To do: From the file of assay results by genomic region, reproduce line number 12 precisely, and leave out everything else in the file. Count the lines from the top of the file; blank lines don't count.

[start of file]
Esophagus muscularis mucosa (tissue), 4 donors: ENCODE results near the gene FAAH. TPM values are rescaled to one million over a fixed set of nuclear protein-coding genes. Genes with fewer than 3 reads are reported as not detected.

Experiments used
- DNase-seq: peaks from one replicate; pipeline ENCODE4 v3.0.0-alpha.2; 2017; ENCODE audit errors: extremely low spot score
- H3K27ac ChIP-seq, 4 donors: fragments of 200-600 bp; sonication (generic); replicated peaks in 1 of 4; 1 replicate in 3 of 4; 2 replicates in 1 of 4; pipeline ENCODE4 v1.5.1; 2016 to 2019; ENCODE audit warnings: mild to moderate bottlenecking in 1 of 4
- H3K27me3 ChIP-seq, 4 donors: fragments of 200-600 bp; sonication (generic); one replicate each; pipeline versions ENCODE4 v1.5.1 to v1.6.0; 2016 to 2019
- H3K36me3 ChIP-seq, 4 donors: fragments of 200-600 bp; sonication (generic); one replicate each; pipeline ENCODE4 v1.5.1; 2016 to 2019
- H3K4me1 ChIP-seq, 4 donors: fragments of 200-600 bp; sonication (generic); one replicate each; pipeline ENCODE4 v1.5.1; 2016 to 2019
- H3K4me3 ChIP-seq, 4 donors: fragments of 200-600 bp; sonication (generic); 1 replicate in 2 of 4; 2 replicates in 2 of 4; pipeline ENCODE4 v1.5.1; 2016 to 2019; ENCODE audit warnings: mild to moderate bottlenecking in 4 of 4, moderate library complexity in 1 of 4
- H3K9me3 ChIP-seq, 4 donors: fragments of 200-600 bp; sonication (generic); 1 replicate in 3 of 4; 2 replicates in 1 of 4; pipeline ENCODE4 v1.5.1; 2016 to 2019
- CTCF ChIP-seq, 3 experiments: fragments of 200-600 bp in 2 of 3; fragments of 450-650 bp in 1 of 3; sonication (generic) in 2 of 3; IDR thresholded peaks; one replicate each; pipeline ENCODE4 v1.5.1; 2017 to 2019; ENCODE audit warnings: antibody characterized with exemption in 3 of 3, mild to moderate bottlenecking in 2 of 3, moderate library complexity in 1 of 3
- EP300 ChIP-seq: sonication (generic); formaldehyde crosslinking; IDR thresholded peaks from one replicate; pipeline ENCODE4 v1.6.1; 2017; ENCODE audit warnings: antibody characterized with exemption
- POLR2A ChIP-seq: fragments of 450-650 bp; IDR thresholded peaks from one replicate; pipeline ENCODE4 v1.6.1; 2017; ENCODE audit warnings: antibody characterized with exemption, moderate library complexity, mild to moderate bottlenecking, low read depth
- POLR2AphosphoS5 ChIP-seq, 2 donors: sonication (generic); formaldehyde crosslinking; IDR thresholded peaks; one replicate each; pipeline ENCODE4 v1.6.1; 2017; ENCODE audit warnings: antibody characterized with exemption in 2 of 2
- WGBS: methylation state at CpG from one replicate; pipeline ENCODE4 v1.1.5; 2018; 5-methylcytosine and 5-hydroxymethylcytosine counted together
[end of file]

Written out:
- POLR2A ChIP-seq: fragments of 450-650 bp; IDR thresholded peaks from one replicate; pipeline ENCODE4 v1.6.1; 2017; ENCODE audit warnings: antibody characterized with exemption, moderate library complexity, mild to moderate bottlenecking, low read depth